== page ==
Saturday, November 28, 2015

When a lawmaker's house is not his home

A Harrisburg TV station has uncovered a loophole in PA lawmakers' expenses that allows for home-buying bonuses.

When a lawmaker's house is not his home


A former state lawmaker from the Scranton area, now a county commissioner there, used tax-free per diem expenses to buy a house in Harrisburg and sell it for a profit, according to the Capital City's CBS-affiliated TV news station.

WHP-TV 21 reports Lackawanna County Commissioner James Wansacz, who served in the Legislature from 2000 to 2010, bought a downtown three-bedroom Harrisburg house in 2003 for $72,000 and recently put it on the market for $124,900.

The station reports Wansacz collected $162,904 in per diem expenses -- money giving lawmakers who live 50 miles or more from the capitol to pay for lodging and meals during session days or while on legislative business -- and was able, due to a loophole in expense regulations, to use that money to pay the mortgage on the Harrisburg house.

Using the state's Right-to-Know law, the station also reports Wansacz collects a $72,702 pension and still gets $25,457 annually in health benefits.

The Legislature's per diem system exempts second homes, according to the station's report, which means Wansacz could live in Harrisburg during session days, collect per diems and legally beat the 50-mile rule.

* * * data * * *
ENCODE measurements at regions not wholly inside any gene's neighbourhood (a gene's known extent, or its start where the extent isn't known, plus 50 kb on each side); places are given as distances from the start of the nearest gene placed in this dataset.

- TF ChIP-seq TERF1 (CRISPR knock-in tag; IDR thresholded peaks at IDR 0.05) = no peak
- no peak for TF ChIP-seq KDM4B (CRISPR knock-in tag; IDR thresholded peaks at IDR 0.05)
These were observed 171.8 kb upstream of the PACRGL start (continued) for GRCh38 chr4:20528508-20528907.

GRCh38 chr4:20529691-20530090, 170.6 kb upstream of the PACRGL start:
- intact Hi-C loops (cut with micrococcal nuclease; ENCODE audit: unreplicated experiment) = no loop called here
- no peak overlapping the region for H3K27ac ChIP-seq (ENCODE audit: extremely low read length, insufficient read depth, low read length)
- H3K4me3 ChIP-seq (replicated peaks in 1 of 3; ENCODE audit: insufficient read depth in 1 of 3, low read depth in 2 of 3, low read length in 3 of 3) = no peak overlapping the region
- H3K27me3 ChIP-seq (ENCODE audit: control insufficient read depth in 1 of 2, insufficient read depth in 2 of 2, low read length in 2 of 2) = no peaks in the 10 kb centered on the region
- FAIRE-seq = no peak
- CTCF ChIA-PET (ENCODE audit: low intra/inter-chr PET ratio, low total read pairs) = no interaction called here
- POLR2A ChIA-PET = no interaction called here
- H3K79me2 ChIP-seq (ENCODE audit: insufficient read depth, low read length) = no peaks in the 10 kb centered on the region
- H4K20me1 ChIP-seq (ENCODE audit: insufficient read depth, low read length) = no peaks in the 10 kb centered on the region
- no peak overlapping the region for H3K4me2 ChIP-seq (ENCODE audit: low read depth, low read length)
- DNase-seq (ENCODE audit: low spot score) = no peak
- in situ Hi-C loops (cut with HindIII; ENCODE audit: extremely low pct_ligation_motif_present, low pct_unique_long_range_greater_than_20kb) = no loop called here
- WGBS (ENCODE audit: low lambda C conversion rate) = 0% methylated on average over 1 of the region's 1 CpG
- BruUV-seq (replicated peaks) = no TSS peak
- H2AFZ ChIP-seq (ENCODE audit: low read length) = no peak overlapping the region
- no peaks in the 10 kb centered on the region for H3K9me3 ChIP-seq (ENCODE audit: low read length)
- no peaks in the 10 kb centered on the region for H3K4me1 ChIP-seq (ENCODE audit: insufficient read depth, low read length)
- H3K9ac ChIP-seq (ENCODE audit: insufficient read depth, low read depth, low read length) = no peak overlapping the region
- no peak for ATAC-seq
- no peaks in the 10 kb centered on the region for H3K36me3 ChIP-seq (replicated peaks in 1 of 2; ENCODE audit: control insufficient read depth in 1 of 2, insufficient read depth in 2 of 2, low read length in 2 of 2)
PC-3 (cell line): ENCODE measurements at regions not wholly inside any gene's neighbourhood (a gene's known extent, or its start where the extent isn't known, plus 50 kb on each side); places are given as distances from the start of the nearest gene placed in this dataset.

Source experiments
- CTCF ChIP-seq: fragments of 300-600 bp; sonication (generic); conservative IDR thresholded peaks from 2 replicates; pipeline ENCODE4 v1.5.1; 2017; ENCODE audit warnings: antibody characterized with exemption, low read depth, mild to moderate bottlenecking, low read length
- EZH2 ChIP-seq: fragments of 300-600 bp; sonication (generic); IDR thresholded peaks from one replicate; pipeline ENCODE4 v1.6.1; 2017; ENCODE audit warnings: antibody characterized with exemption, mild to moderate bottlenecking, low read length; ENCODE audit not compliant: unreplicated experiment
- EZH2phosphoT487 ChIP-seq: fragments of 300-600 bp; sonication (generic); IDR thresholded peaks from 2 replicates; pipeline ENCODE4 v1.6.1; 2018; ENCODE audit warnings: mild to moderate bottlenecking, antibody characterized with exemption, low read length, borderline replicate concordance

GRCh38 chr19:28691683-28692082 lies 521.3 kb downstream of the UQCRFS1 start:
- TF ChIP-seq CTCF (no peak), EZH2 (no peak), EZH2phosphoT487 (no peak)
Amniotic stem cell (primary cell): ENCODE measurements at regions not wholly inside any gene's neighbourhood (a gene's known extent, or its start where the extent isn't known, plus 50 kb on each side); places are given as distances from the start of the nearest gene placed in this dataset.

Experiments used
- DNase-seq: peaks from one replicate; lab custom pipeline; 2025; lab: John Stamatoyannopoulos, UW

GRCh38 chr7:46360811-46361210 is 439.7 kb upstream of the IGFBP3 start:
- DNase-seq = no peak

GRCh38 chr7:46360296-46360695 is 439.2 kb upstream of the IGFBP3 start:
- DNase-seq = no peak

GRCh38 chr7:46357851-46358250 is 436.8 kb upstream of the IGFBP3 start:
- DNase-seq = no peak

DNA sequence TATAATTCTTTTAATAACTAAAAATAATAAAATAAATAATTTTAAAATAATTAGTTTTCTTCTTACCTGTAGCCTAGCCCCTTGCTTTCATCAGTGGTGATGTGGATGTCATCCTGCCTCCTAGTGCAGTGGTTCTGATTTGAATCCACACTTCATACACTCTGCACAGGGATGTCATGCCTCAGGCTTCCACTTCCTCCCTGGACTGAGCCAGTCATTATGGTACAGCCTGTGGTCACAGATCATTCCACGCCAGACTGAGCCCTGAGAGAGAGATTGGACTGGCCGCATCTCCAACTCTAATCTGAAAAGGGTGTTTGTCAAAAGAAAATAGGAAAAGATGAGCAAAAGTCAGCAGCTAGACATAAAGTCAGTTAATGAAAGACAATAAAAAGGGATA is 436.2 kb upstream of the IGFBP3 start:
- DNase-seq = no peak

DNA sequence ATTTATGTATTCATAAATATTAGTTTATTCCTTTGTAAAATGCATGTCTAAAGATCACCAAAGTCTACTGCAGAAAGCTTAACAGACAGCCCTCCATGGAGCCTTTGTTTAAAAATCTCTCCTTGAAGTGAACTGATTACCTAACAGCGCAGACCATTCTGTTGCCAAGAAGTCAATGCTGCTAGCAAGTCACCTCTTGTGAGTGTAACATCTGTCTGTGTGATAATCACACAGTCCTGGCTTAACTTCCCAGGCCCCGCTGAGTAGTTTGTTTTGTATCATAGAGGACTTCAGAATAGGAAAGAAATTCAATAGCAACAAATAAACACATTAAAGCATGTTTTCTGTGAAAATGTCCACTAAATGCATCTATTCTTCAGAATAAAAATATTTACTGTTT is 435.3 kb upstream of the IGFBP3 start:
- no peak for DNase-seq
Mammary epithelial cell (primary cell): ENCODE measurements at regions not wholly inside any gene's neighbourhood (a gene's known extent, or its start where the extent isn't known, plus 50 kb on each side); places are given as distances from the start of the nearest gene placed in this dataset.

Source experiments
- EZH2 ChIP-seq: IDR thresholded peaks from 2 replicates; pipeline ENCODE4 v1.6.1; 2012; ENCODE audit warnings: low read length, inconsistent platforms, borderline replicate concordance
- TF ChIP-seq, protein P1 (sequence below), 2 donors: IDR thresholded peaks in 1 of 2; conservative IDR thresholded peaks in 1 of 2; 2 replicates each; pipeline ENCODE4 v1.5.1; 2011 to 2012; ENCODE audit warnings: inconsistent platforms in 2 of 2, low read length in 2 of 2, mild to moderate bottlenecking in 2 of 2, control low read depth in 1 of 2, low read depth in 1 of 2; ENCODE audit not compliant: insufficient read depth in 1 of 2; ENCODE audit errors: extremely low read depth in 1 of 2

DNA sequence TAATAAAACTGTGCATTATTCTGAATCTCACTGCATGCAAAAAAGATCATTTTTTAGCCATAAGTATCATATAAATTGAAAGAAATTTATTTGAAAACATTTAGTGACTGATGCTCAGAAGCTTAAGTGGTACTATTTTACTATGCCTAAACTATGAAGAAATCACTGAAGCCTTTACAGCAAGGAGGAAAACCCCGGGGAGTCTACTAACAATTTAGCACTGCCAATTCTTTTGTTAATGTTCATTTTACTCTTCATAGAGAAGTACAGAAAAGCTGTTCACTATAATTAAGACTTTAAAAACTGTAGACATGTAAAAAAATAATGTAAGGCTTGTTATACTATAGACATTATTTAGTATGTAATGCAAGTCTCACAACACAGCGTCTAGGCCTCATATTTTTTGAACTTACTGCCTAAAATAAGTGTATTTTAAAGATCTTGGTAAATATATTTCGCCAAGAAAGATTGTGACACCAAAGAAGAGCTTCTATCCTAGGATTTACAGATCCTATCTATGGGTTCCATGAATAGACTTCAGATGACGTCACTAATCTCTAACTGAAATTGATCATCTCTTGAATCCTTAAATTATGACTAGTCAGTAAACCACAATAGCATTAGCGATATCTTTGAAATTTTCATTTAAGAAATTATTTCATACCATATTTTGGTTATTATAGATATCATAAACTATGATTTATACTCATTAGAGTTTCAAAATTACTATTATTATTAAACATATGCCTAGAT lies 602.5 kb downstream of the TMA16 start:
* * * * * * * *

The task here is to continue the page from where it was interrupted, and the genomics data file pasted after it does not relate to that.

The news station also says other lawmakers have used the same loophole to buy homes in the Harrisburg area.

Confronted by the TV station at a commissioners' meeting, Wansacz labeled the story a distortion and a "bunch of nonsense." And when he left the Legislature and was asked about the house, he told the Hazleton newspaper there's no difference in using per diems to pay for hotel rooms or a mortgage.

You can read WHP's full news report here. Just scroll down.

Then you can think about how your tax dollars work for you in Harrisburg.




Daily News Political Columnist
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About this blog
John Baer has been covering politics and government for the Daily News since 1987. The National Journal in 2002 called Baer one of the country's top 10 political journalists outside Washington, saying Baer has, "the ability to take the skin off a politician without making it hurt too much." E-mail John at

John is the author of the book "On The Front Lines of Pennsylvania Politics: Twenty-Five Years of Keystone Reporting" (The History Press, 2012). Reach John at

John Baer Daily News Political Columnist
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